Have you ever seen Radio? It’s a 2003 Sony Pictures movie based loosely on a true story of coach Harold Jones and Radio (James Robert Kennedy) – a mentally challenged man.  Whereas, the director took our some artistic licenses on some of the scenes, many of the events remained true (or at least the core principles behind the events).

[at the final confrontation in the barbershop] “… but the truth is,we’re not the one been teachin’ Radio, Radio’s the one been teachin’ us – cause the way he treats us all the time is the way we wish we treated each other even part of the time.”

http://www.imdb.com/title/tt0316465/quotes?item=qt2778575

Radio Cover
Radio. Dir. Mike Tollin. Prod. Mike Tollin and Brian Robbins. Screenplay by Mike
Ritch. Perf. Cuba Gooding Jr., Ed Harris, Debra Winger, Alfre Woodard. Radio.
Sony Pictures, 2003. Web. 10 June 2017.

What I like most about Radio is the fact that coach Jones courageously challenges cultural norms to invite a young man to be more than he thought he could be.  He sees the value, the worth, the individualism that Radio has.

I like the fact that coach Jones gives credit to Radio for teaching him; his fellow coaches; and other classmates.   The fact that when we least expect to learn something, where we think we can do all the teaching; is actually where we should be listening.  If we are vulnerable to our surroundings, then we can learn something.

Coach Jones, in Radio lives out Christ’s Mission of love.  He offers love to a young man in need.  He becomes vulnerable to where the spirit is leading him (although the spirituality is played down a little in the movie) and offers Radio (the boy) an opportunity to be a human. More than that, he finds value and shares the worth of Radio.

To this day, Radio is  an inspiration to an entire Community; a boy that when they met barely spoke a word, now rallies an entire community.  Radio is a story love, its a story of value, it’s a story that shares the worth of all persons. Radio is a story of community, a story of love, a story of value of all persons.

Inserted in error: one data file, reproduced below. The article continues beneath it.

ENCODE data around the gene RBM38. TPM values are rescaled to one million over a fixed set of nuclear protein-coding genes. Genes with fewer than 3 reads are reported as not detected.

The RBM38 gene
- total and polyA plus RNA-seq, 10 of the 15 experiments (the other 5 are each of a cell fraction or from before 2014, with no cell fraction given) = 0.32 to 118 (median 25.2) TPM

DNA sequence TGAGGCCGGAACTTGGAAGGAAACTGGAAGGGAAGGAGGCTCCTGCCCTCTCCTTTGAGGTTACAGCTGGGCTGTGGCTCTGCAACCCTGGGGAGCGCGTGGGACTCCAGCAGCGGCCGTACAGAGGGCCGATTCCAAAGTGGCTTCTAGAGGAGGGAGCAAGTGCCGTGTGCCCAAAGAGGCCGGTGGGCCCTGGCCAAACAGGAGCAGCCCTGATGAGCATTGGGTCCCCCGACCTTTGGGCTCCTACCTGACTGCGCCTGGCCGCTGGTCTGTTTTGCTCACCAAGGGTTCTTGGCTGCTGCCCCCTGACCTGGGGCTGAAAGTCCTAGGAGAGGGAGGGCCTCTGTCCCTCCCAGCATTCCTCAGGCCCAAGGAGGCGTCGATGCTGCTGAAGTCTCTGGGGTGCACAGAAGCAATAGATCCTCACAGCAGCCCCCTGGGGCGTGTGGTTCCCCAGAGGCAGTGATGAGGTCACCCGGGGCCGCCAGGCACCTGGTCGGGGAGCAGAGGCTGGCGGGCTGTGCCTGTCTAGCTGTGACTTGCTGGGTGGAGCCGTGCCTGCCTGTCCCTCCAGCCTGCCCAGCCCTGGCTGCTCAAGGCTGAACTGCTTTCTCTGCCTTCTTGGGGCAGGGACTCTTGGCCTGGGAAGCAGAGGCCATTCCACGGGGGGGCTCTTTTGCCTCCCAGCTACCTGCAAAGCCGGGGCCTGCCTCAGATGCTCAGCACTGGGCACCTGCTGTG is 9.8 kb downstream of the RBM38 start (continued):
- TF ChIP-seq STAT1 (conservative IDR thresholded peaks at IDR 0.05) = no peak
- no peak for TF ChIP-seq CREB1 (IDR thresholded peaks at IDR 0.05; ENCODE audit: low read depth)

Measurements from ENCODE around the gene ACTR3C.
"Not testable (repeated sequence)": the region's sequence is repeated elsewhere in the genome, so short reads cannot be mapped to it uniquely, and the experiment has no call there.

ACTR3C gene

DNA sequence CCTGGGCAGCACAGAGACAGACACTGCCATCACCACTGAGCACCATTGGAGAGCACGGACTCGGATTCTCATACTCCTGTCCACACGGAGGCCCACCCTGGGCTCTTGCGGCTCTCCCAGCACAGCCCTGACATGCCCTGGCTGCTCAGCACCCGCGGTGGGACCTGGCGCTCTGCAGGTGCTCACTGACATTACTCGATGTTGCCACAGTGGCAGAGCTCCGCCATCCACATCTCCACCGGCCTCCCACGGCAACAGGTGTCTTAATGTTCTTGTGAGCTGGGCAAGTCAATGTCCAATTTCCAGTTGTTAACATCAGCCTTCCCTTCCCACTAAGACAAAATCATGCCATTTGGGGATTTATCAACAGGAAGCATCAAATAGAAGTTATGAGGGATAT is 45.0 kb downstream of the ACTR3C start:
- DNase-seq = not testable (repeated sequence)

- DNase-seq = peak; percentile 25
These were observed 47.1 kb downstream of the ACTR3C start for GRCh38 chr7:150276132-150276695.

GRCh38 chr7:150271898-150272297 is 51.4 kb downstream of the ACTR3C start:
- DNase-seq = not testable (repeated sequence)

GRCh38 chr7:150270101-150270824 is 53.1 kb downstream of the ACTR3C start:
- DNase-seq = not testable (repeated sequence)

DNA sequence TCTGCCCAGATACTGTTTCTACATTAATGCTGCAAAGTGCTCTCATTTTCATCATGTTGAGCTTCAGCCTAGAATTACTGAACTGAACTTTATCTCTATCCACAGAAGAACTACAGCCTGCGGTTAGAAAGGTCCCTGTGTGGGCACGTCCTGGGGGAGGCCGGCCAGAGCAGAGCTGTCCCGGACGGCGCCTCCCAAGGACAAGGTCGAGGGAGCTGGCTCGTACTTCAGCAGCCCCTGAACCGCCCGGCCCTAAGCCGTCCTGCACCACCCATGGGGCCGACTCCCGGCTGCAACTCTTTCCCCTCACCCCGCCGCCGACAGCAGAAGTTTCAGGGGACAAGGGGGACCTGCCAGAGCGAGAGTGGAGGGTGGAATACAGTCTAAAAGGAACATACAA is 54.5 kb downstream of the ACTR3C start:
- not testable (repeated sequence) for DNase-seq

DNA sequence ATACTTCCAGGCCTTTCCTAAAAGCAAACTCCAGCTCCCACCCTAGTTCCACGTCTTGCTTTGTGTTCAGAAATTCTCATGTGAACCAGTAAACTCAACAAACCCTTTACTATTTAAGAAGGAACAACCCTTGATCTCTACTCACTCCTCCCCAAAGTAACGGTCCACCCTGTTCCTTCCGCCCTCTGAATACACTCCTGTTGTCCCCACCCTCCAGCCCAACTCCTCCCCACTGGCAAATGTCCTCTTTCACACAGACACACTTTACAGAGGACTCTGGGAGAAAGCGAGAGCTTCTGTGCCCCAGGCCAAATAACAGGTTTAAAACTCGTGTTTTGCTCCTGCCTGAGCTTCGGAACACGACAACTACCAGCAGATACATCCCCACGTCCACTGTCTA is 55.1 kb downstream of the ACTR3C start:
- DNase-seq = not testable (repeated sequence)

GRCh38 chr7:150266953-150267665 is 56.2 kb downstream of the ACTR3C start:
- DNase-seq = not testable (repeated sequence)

We all are not in Coach Jone’s position; but, we all encounter others on a daily basis that need to know they are loved; that they are worthy; and that they belong.  What are we doing?  Are we vulnerable to the spirit? Are we taking the opportunity to learn from individuals around us?

Often times, I think it’s easy to be closed off from the hurt around us; but becoming vulnerable to our surroundings is extremely difficult.  Becoming vulnerable to our surroundings means that we become vulnerable to pain, to hurt, and to suffering.  Becoming vulnerable means that we open ourselves to ridicule, to people questioning us, and to challenges that we haven’t seen yet.

However, being vulnerable to the Spirit means that we are putting God in control.  It’s saying that Love will overcome any obstacle.  Being vulnerable to the spirit means that it doesn’t matter that I may become hurt because I am standing up for what is true and what is right.  Being vulnerable to the spirit means I’m letting God be in control of my life, be the great director, and lead me to new adventures that are yet to come.

Are you ready?  Will you go where God is calling you? Are you fully awake and ready to respond? Are you willing to be vulnerable to where the spirit is leading you?

Radio. Dir. Mike Tollin. Prod. Mike Tollin and Brian Robbins. Screenplay by Mike
Ritch. Perf. Cuba Gooding Jr., Ed Harris, Debra Winger, Alfre Woodard. Radio.
Sony Pictures, 2003. Web. 10 June 2017.
<http://www.sonypictures.com/movies/radio/index.html>.

 

Photo of Mikal Farley
Mikal Farley
Priest Community of Christ • Indianapolis• Webmaster

Mikal Farley serves as the Public Information chair for the Indianapolis Congregation. He also serves as a Public Information Advisor to the Kentucky-Indiana USA Mission Center.

Mikal has worked for Herschend Family Entertainment Corp.; Ashley Nostalgia; and most recently he continues to work for a global consumer electronics company as a technician and trainer.

Mikal serves the Community of Christ in the capacity of a Priest.  Priests represent Christ primarily as ministers of presence who model Jesus as Friend in households, families, congregations, and community.